SlashSupport founder Shiva Ramani, Vinod Dham who rose to fame as the "Father of the Pentium Chip," and tech entrepreneur P.V Kannan see India as a talent gold mine and have rapidly expanded their India operations. 

Talking Real Money

According to reports, venture capital firms and private investors, a large number of them wealthy Indian Americans, poured $3.2 billion into 150 start-ups in India last year. 

“These are highly educated, well-connected people. They know how to talk to government officials. They know how to talk to bankers. They know how to make things happen,” said Saxenian. 

Indian immigrants created nearly 10 percent of the 4,000 firms launched from 1995 to 2000 in Silicon Valley, according to Saxenian. The numbers have now shot up. Interestingly, Saxenian has pointed out that Indian engineers created their own start-ups a decade ago because US investors "treated them as outsiders" who lacked leadership skills to head up teams or run companies. Today, there is a sea-change, observes Saxenian with U.S. venture capital firms actively seeking Indians to run start-ups and to make business contacts in India.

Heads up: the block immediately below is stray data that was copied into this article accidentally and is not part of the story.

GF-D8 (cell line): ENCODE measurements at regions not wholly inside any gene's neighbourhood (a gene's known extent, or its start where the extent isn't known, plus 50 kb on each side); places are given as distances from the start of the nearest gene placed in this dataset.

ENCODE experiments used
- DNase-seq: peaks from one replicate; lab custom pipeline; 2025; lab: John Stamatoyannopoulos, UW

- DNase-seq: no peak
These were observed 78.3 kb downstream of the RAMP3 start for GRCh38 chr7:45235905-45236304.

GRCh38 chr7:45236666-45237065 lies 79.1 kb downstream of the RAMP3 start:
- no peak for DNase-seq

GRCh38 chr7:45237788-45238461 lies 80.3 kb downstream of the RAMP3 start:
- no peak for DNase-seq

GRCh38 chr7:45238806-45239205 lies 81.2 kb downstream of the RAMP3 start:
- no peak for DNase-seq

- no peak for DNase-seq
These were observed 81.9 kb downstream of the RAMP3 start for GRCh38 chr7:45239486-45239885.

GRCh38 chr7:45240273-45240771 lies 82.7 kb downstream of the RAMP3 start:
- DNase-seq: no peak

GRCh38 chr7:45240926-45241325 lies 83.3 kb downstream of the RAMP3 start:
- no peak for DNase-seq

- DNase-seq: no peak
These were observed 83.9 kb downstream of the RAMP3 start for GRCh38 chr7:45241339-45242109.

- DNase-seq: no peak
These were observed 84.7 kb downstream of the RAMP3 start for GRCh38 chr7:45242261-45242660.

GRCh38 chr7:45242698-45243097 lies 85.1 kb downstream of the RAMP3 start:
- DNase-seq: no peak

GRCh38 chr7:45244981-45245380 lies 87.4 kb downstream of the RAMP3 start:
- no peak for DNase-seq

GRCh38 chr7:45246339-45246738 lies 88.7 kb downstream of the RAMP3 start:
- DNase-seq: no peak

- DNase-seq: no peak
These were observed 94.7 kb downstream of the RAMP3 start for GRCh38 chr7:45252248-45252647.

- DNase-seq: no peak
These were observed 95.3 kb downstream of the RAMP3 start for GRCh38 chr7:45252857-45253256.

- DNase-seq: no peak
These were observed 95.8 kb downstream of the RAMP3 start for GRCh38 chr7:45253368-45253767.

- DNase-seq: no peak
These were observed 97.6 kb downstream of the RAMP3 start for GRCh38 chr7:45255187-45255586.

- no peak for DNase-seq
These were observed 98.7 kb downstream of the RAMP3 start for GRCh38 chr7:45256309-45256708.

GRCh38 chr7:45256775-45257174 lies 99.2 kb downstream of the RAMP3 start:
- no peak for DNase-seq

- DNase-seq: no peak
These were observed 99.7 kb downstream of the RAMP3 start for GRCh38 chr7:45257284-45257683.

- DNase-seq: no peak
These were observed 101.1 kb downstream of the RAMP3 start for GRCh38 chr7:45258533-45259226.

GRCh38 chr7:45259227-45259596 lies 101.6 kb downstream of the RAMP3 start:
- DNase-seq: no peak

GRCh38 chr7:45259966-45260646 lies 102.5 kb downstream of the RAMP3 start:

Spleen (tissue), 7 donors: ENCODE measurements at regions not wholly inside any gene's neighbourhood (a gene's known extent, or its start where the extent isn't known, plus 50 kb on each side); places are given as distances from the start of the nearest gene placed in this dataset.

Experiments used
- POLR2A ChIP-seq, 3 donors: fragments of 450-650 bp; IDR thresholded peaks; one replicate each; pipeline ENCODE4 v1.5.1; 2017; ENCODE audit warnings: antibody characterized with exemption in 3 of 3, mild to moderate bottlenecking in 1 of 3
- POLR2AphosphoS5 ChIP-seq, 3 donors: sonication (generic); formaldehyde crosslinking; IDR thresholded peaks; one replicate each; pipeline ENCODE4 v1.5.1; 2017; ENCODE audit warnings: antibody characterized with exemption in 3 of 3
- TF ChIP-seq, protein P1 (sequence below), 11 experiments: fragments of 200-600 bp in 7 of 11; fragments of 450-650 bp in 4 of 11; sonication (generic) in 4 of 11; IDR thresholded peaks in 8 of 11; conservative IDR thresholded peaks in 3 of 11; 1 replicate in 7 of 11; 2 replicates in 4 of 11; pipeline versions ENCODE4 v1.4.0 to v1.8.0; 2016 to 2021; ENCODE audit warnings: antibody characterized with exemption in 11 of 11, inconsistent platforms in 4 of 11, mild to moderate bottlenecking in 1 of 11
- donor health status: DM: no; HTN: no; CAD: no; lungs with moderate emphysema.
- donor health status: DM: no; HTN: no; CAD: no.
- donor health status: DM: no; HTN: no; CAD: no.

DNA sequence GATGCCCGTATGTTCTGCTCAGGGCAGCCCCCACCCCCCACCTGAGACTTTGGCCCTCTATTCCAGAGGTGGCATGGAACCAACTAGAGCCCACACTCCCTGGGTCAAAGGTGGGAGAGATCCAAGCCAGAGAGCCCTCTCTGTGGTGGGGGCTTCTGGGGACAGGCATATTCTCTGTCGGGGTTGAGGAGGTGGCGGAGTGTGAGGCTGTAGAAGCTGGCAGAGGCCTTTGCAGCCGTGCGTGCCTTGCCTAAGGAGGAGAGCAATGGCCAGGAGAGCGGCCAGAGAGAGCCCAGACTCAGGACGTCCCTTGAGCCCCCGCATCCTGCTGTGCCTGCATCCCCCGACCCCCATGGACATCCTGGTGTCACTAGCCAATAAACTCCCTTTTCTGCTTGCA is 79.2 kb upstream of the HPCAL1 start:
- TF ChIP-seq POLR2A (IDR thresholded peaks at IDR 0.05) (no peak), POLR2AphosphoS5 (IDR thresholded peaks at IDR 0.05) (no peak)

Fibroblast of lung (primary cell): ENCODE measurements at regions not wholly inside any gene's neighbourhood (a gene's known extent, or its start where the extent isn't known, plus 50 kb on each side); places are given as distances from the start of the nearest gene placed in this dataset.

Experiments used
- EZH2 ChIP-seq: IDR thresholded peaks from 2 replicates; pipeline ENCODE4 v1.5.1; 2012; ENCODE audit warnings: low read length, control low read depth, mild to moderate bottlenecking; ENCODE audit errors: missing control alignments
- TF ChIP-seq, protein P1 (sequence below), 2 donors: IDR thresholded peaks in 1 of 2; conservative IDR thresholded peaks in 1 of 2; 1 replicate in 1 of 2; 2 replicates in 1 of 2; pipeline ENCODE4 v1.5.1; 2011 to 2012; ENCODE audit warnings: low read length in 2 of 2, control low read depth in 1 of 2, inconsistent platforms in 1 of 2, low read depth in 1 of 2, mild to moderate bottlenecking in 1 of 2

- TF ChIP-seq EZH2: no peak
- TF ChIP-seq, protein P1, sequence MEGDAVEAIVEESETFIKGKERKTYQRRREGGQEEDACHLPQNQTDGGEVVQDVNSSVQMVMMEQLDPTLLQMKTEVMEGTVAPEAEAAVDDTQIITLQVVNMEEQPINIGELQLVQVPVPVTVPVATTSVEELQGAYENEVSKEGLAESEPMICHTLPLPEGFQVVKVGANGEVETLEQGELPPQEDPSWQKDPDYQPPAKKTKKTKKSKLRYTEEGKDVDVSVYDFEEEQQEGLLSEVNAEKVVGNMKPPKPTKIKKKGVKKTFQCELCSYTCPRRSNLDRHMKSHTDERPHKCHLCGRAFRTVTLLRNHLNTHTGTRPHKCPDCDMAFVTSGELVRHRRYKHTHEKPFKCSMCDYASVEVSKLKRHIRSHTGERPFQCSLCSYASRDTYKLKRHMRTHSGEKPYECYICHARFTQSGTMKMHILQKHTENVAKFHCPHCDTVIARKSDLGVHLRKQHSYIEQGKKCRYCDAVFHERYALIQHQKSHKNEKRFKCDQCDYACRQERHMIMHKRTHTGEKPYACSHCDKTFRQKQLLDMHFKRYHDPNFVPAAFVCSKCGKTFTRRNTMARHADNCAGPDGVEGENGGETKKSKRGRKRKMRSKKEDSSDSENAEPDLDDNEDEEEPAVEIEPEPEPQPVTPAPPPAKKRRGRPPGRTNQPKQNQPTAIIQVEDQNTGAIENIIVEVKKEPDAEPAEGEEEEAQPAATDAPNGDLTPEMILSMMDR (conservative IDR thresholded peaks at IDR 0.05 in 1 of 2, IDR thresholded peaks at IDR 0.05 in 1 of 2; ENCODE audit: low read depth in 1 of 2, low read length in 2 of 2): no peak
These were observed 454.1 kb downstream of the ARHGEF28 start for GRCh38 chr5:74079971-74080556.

Stanford educated Google CEO Sundar Pichai is the latest Indian-born executive to reach the top ranks in corporate America, where he joins Microsoft CEO Satya Nadella, PepsiCo CEO Indra Nooyi, MasterCard CEO Ajay Banga, Nokia CEO Rajeev Suri, SoftBank Corp. CEO Nikesh Arora, SanDisk CEO Sanjay Mehrotra and Adobe Systems CEO Shantanu Narayen, among others. 

Indian leaders also attribute part of their success to the skills and connections they gained through working and studying abroad. Infosys, Reliance Industries, the Mahindra Group and India’s largest conglomerate the Tata group, have all benefited from having executives who have spent time studying overseas. 

Uttara Choudhury is Editor, North America for TV 18’s Firstpost news site and a writer for Forbes India. In 1997, she went on the British Chevening Scholarship to study Journalism in the University of Westminster, in London.